Komodo dragon is a unique species of land lizard living in the islands of Indonesia. Check out interesting and amazing information on Kimodo dragon.

Facts About Komodo Dragon

One of the largest species of land lizard found on the surface of the earth, Komodo dragons is a member of the monitor lizard family (Varanidae). Its exceptional size is attributed to its low metabolic rate and also to the fact that there are no other carnivorous species in its habitat to fill its role and place on the islands. As such, ecosystem dominations can be seen contributing to its massive size. A peculiar characteristic of this animal is that its oral cavity has the ideal environment for the culture and sustenance of virulent bacteria. Such an environment is created by the natural laceration of the gingival tissue during feeding that covers its teeth. The process of mating for these animals usually begins during the months of May and August while the eggs are laid around the month of September. These unique animals are also capable of parthenogenesis wherein females can lay viable eggs even in the absence of males. To know more about this unique species, read the information given below in this article.
Komodo Dragon Facts
Binomial Name: V. komodoensis
Kingdom: Animalia
Phylum: Chordata
Class: Reptilia
Order: Squamata
Suborder: Scleroglossa
Family: Varanidae
Genus: Varanus
Species: V. komodoensis
Length: Approx 2 to 3 metres (6.6 to 9.8 ft)
Weight: 70 kilograms (150 lb)
Diet: Carnivorous, mostly carrion
Range: Komodo, Rinca, Flores and Gili Motang islands in Indonesia
Habitat: Savanna, dry open grasslands and tropical forests at low elevations.
Lifespan: Over 50 years in the wild.
Age Of Sexual Maturity: 5 to 7 years
Gestation Period: 8 to 9 months
Number of Offspring: 15 to 30 eggs per clutch
Interesting And Amazing Information On Jaguar
  • The very existence of this breed of animal was unknown to mankind until about 100 years ago. They can survive only in the harsh environmental conditions of Indonesia’s Lesser Sunda Islands.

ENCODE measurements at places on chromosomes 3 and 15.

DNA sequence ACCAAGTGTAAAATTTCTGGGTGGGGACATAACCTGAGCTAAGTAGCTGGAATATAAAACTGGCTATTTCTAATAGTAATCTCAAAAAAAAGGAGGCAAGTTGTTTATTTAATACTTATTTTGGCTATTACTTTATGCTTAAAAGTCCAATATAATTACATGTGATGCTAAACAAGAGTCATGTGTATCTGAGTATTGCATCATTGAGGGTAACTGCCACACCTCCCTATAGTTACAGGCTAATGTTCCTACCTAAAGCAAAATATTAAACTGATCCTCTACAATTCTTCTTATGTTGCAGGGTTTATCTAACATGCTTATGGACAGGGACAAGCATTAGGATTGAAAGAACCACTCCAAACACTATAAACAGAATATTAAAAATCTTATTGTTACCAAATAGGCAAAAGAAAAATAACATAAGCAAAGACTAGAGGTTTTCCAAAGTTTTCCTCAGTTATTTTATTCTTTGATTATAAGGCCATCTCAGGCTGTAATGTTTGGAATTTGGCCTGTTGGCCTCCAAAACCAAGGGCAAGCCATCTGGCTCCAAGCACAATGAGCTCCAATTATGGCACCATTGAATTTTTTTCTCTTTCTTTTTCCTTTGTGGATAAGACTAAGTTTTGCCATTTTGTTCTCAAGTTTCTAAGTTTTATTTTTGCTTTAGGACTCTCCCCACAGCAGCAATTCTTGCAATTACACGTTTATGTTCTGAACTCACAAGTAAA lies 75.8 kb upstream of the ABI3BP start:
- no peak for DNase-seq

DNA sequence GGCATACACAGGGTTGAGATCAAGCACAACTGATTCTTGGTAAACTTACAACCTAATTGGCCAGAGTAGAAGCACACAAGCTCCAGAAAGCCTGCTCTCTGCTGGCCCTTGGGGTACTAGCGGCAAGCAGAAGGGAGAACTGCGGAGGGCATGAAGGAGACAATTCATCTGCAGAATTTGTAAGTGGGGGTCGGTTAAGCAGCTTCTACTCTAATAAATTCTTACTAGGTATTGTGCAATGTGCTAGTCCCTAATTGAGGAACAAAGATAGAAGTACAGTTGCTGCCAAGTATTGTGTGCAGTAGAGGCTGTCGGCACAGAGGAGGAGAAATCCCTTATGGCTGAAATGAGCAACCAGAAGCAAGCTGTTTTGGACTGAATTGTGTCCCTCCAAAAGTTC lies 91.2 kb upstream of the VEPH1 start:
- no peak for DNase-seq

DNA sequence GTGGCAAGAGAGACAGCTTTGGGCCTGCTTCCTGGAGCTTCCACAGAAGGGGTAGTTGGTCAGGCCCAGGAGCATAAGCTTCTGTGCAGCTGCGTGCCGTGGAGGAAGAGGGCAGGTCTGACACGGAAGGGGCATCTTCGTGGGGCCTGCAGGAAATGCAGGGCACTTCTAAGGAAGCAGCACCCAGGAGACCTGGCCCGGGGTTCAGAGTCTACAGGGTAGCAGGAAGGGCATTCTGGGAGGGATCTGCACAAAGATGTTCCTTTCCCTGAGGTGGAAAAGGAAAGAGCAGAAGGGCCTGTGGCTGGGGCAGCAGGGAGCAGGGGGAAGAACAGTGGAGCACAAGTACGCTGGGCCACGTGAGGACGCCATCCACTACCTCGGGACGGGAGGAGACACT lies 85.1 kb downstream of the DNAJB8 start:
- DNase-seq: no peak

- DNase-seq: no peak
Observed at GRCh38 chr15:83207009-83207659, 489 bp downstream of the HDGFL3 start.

• Komodo dragons are the largest breed of lizards existing in the world today.
  • They have got a very strong sense of smell and use flickering movements of their tongue to catch the scent of their prey.
  • The average length of a Komodo dragon is 6 feet, though some of them are known to grow to an amazing 10 feet.
  • They have a very unique way of killing their prey as they swallow their entire catch. Komodo are also known to swallow a whole pig.
  • Diurnal in nature, these animals typically like to hunt during the day-time.
  • The food of choice for these animals is rotten meat or carcasses. It is for this reason that bacteria from the carrion gets settled in their oral cavity and whenever an animal gets bitten by the dragon, they get serious infections. Such infections can even be fatal if not treated promptly.
  • These dragons are known to run with a speed of about 18 kph in short bursts.
  • It is estimated that a fully grown Kimodo dragon can consume up to 80% of its body weight in a single feeding.
  • At present, the animal is enlisted as a threatened species in the IUCN red list and serious actions are been taken by wild-life activists and animal researchers to protect this unique animal.
  • In the year 1992, for the first time in history, a dragon named Kraken was born in captivity outside Indonesia at the National Zoo in Washington D.C. After this, more than 50 other dragons were born in the same zoo and were later deported to other zoo around the world.
  • A large number of Komodo Dragons have been sampled genetically and are micro chipped. There are continuous research carried in different parts of the world to study the genetic range and maintenance of the genetic pool of this species.
  • This species of dragon lies at the top of a complex food chain, one that is continuously been damaged by cyanide fishing and dynamite blasting. Even with international protection and attention, little has been accomplished in preventing human poaching in areas where their main food sources lie. In fact, it is the poaching of the Sunda deer (Cervus timorensis), which is one of the prime food source of the animal, that led to the complete disappearance of the species from the island of Padar during the late 1970s.

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